|Place of origin||Ukraine|
|Associated national cuisine||Ukrainian and Russian|
Ryazhenka or ryazhanka (Russian: ряженка, Ukrainian: ряжaнка,) is a traditional fermented milk product in Ukraine and Russia. It is made from baked milk by lactic acid fermentation.
Russian and Soviet sources call it Little-Russian ryazhenka, Ukrainian ryazhenka or Ukrainian soured milk (украинская простокваша, ukrainskaya prostokvasha) and attribute its origin to Ukrainian cuisine. The name is cognate with the Ukrainian "пряжений" as in "пряжене молоко" (pryazhene moloko, "baked milk").
Similar traditional products made by fermenting baked milk have been known in Russia as varenets. While some dictionaries define both names as synonyms, the industry standard GOST distinguishes between the two products, specifying somewhat different production processes.
Similar products are qatiq and kaymak in Turkic countries. Before fermentation, milk should be heated to a high temperature. This is the main difference of ryazhenka, varenets, qatiq, and kaymak from other yogurt-based drinks.
Ryazhenka is made by first pasteurizing milk before simmering it on low heat for eight hours at minimum. Historically, this was done by placing a clay pot (glechik or krinka) with milk in the traditional Russian oven for a day until it is coated with a brown crust. Prolonged exposure to heat causes the Maillard reaction between the milk's amino acids and sugars, resulting in the formation of melanoidin compounds that give it a creamy color and caramel flavor. A great deal of moisture evaporates, resulting in a change of consistency. In household production, sour cream (smetana) is subsequently added to trigger fermentation. In modern industrial production, pure thermophile bacterial cultures (Streptococcus thermophilus and Lactobacillus delbrueckii subsp. bulgaricus) are used instead. The mixture is then kept in a warm place. The fermentation occurs at temperatures above ca. 40 °C / 100 °F and usually takes from three to six hours.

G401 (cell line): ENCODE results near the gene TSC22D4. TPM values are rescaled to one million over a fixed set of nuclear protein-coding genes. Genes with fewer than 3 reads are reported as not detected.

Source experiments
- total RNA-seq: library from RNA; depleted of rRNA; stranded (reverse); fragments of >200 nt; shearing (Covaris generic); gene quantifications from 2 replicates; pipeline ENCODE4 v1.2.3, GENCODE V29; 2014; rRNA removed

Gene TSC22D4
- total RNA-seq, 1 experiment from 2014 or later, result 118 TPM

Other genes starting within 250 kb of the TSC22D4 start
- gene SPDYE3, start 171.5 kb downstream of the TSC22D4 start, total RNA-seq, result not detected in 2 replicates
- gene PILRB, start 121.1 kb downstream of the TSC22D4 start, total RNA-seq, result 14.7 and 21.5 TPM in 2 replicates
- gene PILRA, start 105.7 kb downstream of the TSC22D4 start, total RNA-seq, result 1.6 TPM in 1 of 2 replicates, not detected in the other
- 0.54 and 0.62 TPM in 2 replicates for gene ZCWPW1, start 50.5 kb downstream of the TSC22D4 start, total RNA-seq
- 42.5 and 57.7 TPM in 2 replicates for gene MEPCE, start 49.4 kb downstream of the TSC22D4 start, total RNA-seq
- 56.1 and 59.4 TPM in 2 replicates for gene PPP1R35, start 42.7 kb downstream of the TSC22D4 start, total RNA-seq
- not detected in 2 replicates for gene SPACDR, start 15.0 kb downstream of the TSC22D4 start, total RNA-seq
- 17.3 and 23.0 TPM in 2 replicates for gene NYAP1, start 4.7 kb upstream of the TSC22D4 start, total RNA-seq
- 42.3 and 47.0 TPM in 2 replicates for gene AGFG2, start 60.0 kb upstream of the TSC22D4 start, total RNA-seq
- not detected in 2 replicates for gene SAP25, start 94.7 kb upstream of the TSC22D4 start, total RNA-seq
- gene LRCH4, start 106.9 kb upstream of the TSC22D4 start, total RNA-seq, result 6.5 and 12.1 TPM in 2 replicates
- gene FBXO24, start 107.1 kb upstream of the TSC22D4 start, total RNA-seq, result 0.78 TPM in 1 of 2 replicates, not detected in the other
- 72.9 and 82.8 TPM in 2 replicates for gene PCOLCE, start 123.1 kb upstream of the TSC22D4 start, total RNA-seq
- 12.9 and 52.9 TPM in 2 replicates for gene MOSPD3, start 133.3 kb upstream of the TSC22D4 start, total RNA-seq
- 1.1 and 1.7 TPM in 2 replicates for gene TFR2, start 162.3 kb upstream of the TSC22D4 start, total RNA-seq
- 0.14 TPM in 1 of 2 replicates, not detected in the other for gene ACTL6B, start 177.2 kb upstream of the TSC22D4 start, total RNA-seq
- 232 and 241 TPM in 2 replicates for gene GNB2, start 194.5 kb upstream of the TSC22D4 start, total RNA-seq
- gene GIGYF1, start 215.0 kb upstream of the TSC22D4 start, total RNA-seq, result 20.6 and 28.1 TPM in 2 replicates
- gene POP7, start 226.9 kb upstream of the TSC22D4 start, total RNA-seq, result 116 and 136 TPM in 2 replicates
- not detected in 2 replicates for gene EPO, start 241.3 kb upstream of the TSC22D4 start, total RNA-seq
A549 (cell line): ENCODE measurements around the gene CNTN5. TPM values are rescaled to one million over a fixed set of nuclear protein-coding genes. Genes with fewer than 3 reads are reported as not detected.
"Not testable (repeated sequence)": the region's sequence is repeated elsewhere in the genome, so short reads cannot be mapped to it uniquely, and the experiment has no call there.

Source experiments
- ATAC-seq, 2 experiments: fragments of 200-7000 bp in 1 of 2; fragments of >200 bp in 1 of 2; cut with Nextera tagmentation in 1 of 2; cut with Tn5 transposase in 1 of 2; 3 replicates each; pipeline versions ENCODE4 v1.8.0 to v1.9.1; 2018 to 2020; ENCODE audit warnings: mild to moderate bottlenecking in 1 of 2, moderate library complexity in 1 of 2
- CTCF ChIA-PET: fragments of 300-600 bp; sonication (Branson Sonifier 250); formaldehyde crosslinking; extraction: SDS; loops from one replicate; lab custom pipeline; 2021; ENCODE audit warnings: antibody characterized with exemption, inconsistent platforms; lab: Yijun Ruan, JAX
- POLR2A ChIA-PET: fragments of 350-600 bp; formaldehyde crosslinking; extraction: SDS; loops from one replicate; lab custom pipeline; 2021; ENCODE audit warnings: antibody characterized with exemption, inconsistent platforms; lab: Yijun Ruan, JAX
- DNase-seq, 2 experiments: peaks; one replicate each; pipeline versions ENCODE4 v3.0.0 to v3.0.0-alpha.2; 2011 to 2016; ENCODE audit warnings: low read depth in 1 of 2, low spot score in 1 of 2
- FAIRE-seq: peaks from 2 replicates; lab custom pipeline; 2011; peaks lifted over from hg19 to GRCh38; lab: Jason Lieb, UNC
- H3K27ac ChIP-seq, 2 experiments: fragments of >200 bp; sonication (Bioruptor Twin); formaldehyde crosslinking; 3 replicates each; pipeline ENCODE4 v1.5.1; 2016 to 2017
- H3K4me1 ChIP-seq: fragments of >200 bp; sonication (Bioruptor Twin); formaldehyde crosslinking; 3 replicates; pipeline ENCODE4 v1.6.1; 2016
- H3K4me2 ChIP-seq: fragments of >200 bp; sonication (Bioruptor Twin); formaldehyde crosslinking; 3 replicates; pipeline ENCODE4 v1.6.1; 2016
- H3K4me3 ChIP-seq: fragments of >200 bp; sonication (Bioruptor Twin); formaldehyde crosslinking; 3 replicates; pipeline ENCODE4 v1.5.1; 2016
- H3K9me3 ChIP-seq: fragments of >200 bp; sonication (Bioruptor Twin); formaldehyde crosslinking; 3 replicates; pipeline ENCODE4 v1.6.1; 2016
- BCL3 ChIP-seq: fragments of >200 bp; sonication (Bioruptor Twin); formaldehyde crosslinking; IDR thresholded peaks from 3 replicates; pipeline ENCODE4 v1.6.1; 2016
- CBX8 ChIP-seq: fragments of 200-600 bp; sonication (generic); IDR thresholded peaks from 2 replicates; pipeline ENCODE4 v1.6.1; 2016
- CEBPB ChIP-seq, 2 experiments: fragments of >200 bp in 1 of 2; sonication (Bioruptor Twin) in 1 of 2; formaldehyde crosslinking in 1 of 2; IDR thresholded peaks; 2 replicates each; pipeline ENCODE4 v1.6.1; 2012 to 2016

The fat content of industrially produced ryazhenka is typically 3.5−4%, but in general it is allowed to vary from <0.5% (if made from skimmed milk) up to 8.9%. The protein content is at least 3%. The carbohydrate content is usually 4−5%. Like scalded milk, ryazhenka is free of harmful bacteria and enzymes and can be stored safely at room temperature for up to forty hours.
Nobody knows for sure when and who firstly came up with this unique recipe, but originally it was invented in Ukraine and then spread all over the Slavic region. In Ancient Rus they mixed milk with cream in special earthen pots and left them in a stove for hours on low heat until ryazhenka thickened enough.
|journal=(help) ["Statistics Herald" (in Russian). Publishing House of the USSR State Statistics Office. 1969. Cite journal requires